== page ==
Alex: Alcohol destroys your liver whereas to weed, the only side effect I guess would be if you’re like a pothead, it would like decrease your breathing maybe a little bit. The health benefits too, like alcohol doesn’t really have any health benefits where weed has so many beneficial factors to it, like treating anxiety, depression. Weed should honestly be more prioritized than alcohol at this school I think, as long as the smell isn’t bad in the dorms because obviously that affects other people.

Q: How do you ensure to your customers your product is safe? 

Alex: When we sell out, they have to go to some outside source from Emerson, to some stranger in Boston that they don’t trust at all. It could be laced with so many different drugs, whereas I show customers that it’s pure THC because it’s from a dispensary. We’re not going to outside sources like a random drug dealer on the street. I want there to be more drug dealers when it comes to weed so that people have a safer way of using this drug instead of going to someone where they can harm themselves.

I also feel like it should be legal to sell weed in a sense that if it is not laced with anything and it’s pure THC, then it should not be a crime to sell this drug. While if it was laced with something, then of course I think that you should know your own supply and you should know who you’re selling to and if you’re selling to someone where it’s laced, then there’s a problem. No matter what age you are, if you’re a drug dealer in the sense of weed and it is pure THC, I think that it should honestly be legal because there are no issues with what you’re selling being that they know what they’re getting.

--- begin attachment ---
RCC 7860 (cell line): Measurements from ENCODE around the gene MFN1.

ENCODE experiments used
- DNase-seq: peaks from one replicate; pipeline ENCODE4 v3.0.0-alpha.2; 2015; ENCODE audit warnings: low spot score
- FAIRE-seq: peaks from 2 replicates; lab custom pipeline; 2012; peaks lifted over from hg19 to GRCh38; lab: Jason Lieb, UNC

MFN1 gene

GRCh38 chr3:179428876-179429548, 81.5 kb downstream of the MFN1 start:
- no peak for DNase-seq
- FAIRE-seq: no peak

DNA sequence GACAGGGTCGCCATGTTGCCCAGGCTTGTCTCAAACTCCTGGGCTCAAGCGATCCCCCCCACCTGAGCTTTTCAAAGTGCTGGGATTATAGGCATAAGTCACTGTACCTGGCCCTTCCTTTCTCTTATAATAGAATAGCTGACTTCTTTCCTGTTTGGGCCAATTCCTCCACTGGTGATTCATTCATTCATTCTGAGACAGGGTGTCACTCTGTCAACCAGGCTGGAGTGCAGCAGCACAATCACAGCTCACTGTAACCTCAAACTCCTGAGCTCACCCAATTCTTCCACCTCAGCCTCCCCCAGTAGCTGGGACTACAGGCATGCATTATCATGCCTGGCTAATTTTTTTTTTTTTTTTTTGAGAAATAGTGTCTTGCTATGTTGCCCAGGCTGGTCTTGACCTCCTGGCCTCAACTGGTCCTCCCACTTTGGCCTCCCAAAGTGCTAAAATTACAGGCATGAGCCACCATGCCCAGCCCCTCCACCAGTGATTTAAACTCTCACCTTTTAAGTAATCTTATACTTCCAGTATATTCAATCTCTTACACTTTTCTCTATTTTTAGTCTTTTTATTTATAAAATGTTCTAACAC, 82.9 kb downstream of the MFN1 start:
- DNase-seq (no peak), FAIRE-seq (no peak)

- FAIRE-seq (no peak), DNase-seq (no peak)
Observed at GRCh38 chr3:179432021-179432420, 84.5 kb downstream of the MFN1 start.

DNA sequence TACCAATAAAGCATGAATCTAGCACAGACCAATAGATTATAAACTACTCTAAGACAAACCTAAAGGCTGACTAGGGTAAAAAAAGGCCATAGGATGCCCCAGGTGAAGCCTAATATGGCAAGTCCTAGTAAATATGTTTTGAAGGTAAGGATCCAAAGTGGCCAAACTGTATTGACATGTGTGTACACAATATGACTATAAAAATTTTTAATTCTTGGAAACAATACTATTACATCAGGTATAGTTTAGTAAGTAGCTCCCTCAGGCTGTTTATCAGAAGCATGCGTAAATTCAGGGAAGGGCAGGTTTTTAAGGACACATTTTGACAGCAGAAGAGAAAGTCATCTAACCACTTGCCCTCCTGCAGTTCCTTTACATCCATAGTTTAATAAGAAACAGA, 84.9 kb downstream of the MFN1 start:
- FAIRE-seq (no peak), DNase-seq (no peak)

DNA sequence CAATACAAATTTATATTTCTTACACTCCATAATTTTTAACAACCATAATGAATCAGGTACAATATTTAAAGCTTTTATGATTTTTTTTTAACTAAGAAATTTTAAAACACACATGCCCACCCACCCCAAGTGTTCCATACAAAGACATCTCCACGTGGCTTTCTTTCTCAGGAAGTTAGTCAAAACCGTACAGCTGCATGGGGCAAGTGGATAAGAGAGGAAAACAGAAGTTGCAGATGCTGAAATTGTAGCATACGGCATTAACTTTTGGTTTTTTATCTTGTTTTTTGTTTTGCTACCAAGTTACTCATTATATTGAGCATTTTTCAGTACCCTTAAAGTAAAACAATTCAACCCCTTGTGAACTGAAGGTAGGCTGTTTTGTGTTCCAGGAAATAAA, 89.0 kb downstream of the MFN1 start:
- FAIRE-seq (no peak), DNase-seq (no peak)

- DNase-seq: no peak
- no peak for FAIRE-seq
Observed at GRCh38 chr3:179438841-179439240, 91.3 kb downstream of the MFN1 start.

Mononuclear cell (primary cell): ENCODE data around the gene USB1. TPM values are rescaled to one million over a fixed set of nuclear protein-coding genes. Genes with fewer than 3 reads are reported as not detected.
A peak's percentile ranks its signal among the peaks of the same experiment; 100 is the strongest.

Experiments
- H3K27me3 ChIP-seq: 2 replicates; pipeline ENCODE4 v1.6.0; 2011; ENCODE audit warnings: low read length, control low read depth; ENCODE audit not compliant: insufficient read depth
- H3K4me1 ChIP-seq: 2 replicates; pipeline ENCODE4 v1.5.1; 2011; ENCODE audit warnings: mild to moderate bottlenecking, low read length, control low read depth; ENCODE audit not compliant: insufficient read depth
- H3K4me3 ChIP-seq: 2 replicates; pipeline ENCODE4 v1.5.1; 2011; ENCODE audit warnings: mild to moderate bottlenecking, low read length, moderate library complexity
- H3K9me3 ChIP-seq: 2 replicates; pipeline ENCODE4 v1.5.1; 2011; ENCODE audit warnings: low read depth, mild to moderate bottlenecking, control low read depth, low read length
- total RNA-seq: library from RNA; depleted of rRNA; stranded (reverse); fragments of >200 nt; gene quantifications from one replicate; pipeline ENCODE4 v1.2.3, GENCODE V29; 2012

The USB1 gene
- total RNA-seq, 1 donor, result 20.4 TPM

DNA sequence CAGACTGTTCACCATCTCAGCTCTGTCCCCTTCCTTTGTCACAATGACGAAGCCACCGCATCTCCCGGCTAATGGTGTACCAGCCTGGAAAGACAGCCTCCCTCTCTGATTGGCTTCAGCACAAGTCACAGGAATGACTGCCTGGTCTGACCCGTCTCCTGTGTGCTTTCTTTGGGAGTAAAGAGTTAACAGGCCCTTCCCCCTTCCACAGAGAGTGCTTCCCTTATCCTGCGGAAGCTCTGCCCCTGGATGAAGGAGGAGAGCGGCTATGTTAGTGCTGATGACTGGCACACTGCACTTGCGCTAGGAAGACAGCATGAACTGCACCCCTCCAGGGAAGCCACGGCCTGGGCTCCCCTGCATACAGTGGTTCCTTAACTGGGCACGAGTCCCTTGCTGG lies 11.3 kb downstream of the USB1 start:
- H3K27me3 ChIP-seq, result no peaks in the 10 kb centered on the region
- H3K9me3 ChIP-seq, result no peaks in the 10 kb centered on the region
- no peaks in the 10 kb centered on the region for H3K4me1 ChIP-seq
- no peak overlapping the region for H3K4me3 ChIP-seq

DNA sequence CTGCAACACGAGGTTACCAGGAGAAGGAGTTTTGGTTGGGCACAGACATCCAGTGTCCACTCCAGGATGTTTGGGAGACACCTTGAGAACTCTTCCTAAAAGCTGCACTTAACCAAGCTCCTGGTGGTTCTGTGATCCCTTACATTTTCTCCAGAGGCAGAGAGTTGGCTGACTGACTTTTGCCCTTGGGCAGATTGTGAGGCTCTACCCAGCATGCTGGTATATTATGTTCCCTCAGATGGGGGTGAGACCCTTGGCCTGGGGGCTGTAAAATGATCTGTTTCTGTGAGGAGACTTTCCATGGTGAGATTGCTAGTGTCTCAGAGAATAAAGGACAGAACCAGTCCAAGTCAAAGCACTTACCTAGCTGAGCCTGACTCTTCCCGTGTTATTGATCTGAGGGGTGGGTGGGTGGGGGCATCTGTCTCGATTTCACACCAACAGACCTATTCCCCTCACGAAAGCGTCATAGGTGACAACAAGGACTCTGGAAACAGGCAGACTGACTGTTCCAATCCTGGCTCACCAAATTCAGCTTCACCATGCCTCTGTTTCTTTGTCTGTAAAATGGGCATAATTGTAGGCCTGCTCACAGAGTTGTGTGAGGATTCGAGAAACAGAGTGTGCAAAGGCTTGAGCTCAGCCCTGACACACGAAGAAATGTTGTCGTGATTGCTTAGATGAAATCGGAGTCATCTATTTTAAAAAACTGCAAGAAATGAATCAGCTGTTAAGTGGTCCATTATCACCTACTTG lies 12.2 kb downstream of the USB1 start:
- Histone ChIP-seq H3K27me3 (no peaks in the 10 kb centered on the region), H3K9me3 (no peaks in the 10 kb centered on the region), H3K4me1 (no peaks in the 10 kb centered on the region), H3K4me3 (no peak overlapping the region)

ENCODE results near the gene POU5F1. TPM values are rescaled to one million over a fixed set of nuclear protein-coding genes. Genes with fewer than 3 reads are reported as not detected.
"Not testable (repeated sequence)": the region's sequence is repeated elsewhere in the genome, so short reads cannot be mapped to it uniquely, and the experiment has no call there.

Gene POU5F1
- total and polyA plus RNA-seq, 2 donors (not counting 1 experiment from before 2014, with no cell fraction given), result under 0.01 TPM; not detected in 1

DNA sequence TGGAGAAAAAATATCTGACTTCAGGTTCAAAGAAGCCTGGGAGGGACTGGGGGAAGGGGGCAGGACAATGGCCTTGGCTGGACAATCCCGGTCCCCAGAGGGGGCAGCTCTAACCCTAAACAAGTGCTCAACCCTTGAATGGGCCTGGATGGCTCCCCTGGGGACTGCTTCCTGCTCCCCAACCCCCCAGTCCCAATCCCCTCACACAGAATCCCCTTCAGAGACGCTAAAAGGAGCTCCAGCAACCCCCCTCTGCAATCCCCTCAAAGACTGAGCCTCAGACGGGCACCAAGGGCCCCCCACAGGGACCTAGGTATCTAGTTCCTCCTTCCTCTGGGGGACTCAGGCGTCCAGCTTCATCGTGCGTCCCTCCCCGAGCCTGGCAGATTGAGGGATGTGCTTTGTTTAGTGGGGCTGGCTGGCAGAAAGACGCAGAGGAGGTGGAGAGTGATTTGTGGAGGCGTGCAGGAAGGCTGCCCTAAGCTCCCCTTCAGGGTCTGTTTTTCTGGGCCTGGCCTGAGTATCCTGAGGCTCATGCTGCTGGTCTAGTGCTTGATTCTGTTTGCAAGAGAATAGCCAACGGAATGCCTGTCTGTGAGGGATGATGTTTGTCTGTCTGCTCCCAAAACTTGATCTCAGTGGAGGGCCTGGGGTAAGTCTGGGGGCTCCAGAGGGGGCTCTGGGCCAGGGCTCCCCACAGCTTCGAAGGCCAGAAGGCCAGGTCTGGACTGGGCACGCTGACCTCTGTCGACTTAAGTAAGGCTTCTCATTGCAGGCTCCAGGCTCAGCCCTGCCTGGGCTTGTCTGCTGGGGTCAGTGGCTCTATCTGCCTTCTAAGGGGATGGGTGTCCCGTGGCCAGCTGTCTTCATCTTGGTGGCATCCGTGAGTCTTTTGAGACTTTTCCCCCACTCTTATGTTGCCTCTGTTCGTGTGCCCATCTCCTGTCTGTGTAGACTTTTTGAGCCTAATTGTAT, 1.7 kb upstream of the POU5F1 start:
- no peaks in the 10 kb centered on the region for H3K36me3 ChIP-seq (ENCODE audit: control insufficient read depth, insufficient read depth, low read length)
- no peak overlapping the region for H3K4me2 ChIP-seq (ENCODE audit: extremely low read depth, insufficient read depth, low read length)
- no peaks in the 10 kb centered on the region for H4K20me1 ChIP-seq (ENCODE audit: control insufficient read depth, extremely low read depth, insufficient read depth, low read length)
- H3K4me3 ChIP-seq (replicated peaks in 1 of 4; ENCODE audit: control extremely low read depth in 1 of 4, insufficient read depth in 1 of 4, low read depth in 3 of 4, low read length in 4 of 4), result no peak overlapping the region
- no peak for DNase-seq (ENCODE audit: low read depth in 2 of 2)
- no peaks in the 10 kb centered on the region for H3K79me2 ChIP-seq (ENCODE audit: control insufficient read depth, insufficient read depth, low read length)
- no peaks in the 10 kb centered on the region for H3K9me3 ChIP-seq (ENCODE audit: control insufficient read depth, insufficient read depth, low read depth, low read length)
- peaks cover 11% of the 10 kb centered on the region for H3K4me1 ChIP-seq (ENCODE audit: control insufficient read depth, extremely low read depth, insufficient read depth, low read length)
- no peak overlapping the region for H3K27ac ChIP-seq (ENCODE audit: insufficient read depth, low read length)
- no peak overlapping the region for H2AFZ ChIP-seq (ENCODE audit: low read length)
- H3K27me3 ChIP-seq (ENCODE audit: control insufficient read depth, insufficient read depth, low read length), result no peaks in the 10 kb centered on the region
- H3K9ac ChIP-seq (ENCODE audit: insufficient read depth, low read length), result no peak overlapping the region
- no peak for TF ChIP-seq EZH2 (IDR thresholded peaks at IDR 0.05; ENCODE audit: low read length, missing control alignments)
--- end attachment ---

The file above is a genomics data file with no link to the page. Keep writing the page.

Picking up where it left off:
Q: Has selling weed benefited your college experience?

John: I guess it does, in that I have easy access to things whenever I want them, but not a ton. It’s really just money. Honestly though, I’ve worried about these people customers just talking to me because they want to buy from me, so that’s something that I’ve thought about.

Alex: Oh yeah, I got to meet like tons of people, make new friends, and like have a sense of trust that someone isn’t going to snitch on me, which is really cool because a lot of people aren’t trustworthy these days. It benefited me in a way, I just feel like I’m helping other people while helping myself. I got to meet tons of people, make new friends, and have a sense of trust that someone isn’t going to snitch on me, which is really cool cause a lot of people aren’t trustworthy these days.

Jamie: It benefits me in a way where I’m making more money, since I don’t have a job here. It’s cool when someone texts me to meet them in a room I’ve never been to before, so I’m actually meeting someone new, so that’s also cool too. I’ve met more people and I’ve made money, so that’s awesome.